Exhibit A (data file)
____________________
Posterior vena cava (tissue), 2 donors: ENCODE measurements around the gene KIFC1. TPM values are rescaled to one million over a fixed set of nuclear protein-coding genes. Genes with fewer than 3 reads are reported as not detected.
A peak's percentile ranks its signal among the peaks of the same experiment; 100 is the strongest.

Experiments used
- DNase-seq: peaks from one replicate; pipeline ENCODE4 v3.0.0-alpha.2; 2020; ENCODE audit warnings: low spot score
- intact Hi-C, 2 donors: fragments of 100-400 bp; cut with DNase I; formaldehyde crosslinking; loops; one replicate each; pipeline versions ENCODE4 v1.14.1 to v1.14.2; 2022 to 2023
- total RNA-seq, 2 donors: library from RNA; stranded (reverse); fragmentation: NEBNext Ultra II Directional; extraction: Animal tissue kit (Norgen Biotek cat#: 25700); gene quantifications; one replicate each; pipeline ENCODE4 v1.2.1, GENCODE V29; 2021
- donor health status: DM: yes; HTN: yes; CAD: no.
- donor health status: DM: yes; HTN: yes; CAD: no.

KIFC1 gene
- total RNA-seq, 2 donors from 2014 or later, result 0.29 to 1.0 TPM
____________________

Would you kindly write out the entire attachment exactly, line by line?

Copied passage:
Posterior vena cava (tissue), 2 donors: ENCODE measurements around the gene KIFC1. TPM values are rescaled to one million over a fixed set of nuclear protein-coding genes. Genes with fewer than 3 reads are reported as not detected.
A peak's percentile ranks its signal among the peaks of the same experiment; 100 is the strongest.

Experiments used
- DNase-seq: peaks from one replicate; pipeline ENCODE4 v3.0.0-alpha.2; 2020; ENCODE audit warnings: low spot score
- intact Hi-C, 2 donors: fragments of 100-400 bp; cut with DNase I; formaldehyde crosslinking; loops; one replicate each; pipeline versions ENCODE4 v1.14.1 to v1.14.2; 2022 to 2023
- total RNA-seq, 2 donors: library from RNA; stranded (reverse); fragmentation: NEBNext Ultra II Directional; extraction: Animal tissue kit (Norgen Biotek cat#: 25700); gene quantifications; one replicate each; pipeline ENCODE4 v1.2.1, GENCODE V29; 2021
- donor health status: DM: yes; HTN: yes; CAD: no.
- donor health status: DM: yes; HTN: yes; CAD: no.

KIFC1 gene
- total RNA-seq, 2 donors from 2014 or later, result 0.29 to 1.0 TPM